Dubai // The Asian Football Confederation (AFC) has urged the Pro League Committee (PLC) to work harder at getting more fans into the stadiums and devise plans to improve the financial independence of the clubs.
An AFC delegation, headed by Tokuaki Suzuki, the director of competitions, has been in the country since October 4, touring all the clubs to evaluate them on the basis of the 11-point eligibility criteria for participation in the Champions League.
The delegation was impressed with the improvements and praised the facilities at the clubs and their youth development programmes. Eleven of the 12 stadiums were given an A-class rating, with only Dubai club falling short.
"If a country has two A-class stadiums, they meet the criteria," Suzuki said. "So having 11 out 12 stadiums in the A-class is a very high percentage. We can also confirm that every club has a very good grass roots and youth development system. I think that is the reason why the UAE age group teams, as well as the Olympic side, are performing so well in Asia in recent times."
Despite all the investments in the sport, the league has failed to attract many fans, and their absence could cost UAE a spot in the Champions League when the AFC meet in November to decide the number of places for each country.
"I believe the main challenge of UAE football is still the number of attendance," Suzuki said. "We have discussed this with the PLC and [Football Association], and we have also talked with the clubs on how to increase the numbers. We can work together to focus on the season ticket sales or encourage more community programmes."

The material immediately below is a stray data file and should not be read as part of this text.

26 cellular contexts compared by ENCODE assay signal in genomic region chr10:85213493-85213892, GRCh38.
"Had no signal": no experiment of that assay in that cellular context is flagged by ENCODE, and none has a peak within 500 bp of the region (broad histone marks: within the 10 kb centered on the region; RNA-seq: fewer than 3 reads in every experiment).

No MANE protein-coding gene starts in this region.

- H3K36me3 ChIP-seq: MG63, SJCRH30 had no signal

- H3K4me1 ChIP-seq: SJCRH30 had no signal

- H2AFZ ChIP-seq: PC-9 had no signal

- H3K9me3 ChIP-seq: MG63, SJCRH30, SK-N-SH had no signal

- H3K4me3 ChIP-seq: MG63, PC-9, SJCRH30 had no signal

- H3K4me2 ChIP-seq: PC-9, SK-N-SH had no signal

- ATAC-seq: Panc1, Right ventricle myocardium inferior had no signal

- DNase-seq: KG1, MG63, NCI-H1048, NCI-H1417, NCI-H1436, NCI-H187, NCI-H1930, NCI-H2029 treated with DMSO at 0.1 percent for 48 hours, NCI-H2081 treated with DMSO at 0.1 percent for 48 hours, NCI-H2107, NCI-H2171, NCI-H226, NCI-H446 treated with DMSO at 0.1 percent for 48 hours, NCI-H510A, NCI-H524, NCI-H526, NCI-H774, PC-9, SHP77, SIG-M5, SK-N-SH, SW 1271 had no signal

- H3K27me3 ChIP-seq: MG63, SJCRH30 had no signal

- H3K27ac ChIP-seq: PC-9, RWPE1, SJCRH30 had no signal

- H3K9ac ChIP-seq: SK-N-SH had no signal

The AFC criteria for the 2012 Champions League requires a minimum average attendance of 5,000 per game, but the league is well short of those numbers.
"Last year, the attendance was 2,600," Suzuki said. "This year, it has increased to 3,200. So we appreciate the progress made by the clubs, but our criteria is a minimum of 5,000 average."
Abdullah Al Junaibi, the PLC deputy chairman, conceded meeting this criteria would be the biggest challenge.
"We have seen a big increase in numbers during the Etisalat Cup, but we have not reached our target," he said.
Al Junaibi also said the clubs had improved on the financial side, with government funding "down by 50 per cent" over last year. Suzuki, however, would like to see more improvements.
"The financial structure at the clubs here is still not very healthy," Suzuki said. "There is too much reliance on the government or individual donations.
"As a professional football club, they should have more income and profits from tickets, sponsors, TV rights, merchandising and other football activities."
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